Lessons and Meditations on Mediums, Styles, and Methods
    James L. McElhinney and the Instructors of The Art Students League of New York.
    • Hardcover: 304 pages
    • Publisher: Watson-Guptill (November 10, 2015)
    • Language: English
    • ISBN-10: 0385345437
    • ISBN-13: 978-0385345439

    Back in the day, I used to paint. And play the violin. And play the piano. And do calligraphy. But I've kinda let those arts and crafts fall to the side as I focused on my writing and my fabric designs. But this book is seriously inspiring.

    If you've seen art books, they tend to fall into the following categories: art how to's, art history, art culture, memoirs by art professionals. This book is a little of all those categories. First of all, it's a book with really great paintings. In this day of photoshop and illustrator, one generally doesn't see acrylic, oil, etc paintings unless one visits galleries and museums. And realistic paintings are often done by cameras. This book reminds the reader of the craft of painting. Simply speaking, it's not a book that one has to read. But I would recommend reading it.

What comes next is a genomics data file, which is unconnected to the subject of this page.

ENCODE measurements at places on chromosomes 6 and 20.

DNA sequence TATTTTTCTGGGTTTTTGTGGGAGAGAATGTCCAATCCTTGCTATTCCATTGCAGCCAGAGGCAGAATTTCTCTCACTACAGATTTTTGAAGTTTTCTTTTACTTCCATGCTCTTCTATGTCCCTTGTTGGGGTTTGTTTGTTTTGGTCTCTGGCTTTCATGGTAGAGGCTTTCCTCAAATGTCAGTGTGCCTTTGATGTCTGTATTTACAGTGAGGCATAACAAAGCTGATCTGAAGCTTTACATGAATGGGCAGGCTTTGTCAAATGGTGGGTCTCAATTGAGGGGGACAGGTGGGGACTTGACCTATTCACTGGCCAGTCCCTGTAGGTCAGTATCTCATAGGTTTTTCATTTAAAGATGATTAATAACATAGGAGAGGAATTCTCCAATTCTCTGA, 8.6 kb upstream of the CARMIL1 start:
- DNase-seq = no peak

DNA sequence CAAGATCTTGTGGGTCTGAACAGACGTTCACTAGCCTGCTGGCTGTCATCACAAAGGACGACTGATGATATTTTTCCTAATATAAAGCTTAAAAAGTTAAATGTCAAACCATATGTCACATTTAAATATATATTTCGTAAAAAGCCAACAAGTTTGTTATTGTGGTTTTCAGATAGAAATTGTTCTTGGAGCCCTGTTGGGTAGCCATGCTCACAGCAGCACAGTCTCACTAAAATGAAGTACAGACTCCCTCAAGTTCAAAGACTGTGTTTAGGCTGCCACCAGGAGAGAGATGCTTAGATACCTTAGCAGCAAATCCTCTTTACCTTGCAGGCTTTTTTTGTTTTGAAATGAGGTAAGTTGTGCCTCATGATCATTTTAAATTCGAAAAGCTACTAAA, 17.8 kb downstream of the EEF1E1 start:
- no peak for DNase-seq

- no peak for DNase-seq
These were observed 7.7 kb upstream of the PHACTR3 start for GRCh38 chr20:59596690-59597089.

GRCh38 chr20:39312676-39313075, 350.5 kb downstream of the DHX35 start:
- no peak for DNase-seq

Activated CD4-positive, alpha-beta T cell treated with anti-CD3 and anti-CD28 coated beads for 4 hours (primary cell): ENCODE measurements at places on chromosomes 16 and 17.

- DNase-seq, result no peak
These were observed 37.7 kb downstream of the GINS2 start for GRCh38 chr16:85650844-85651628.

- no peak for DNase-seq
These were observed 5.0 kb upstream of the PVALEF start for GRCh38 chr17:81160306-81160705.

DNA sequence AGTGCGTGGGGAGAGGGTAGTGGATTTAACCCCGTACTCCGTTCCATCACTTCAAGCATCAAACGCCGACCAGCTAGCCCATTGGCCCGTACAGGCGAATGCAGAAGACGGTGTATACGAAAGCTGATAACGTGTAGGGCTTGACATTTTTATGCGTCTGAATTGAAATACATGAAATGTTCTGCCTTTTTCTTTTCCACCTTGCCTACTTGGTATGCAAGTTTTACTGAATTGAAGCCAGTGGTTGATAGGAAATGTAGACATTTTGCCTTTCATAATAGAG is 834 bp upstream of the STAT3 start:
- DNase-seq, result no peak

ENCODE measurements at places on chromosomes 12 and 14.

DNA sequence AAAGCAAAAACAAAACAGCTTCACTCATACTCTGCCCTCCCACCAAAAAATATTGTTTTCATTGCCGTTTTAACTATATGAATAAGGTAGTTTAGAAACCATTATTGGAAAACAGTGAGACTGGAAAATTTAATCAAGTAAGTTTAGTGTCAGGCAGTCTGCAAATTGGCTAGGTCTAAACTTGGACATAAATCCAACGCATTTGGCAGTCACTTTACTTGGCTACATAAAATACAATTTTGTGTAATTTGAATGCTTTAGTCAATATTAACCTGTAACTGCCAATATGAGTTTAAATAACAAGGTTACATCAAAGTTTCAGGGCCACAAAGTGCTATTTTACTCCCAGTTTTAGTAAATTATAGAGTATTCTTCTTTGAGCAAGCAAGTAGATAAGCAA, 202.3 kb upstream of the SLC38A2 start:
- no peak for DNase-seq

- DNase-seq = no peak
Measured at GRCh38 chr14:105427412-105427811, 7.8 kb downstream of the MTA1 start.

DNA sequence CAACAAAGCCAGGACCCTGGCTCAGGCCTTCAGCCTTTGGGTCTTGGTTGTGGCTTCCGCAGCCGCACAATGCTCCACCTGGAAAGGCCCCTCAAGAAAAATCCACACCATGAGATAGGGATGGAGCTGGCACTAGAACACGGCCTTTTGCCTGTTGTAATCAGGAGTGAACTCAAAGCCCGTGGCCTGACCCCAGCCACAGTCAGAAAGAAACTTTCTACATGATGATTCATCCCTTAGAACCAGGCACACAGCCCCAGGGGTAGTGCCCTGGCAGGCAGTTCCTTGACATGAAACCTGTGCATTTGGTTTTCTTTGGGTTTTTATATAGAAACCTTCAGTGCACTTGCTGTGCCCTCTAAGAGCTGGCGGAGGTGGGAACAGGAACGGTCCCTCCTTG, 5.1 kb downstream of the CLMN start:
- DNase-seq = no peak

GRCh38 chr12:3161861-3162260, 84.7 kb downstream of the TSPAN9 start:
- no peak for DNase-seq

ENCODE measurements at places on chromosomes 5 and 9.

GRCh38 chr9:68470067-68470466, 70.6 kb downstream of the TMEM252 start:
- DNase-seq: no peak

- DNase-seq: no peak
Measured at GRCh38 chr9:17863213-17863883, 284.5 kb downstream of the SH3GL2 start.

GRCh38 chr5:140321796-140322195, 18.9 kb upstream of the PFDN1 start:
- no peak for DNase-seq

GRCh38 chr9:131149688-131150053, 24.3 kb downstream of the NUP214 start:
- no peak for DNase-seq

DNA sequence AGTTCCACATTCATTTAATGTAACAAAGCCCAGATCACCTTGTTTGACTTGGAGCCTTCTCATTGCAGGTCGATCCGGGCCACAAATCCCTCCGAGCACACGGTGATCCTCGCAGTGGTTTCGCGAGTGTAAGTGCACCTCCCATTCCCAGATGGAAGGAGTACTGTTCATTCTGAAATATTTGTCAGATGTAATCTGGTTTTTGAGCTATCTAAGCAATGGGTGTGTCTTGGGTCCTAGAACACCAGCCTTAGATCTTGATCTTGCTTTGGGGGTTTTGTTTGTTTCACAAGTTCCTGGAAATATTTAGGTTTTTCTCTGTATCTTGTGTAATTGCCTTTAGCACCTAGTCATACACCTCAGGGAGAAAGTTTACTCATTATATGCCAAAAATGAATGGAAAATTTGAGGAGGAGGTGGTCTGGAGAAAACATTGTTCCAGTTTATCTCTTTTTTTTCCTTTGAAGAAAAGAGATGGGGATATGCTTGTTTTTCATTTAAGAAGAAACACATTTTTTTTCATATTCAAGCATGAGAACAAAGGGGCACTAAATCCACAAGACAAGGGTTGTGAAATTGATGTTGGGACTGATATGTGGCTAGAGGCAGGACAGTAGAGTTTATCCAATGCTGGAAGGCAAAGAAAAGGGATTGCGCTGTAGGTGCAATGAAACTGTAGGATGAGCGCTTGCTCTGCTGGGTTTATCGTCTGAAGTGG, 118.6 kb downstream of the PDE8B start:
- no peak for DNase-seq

Cause these artists have some important stuff they want to say.

    I've run into this before where people have been resentful because of the way critics and teachers of modern art have derided realism as passe and unimportant. So yeah, there is a whole lot of that. But hey, they're telling the truth and they're speaking their art. With the advent of people like Lucien Freud and Philip Pearlstein and others, realism with an emphasis on figure realism has come back into vogue in many quarters of critical opinion.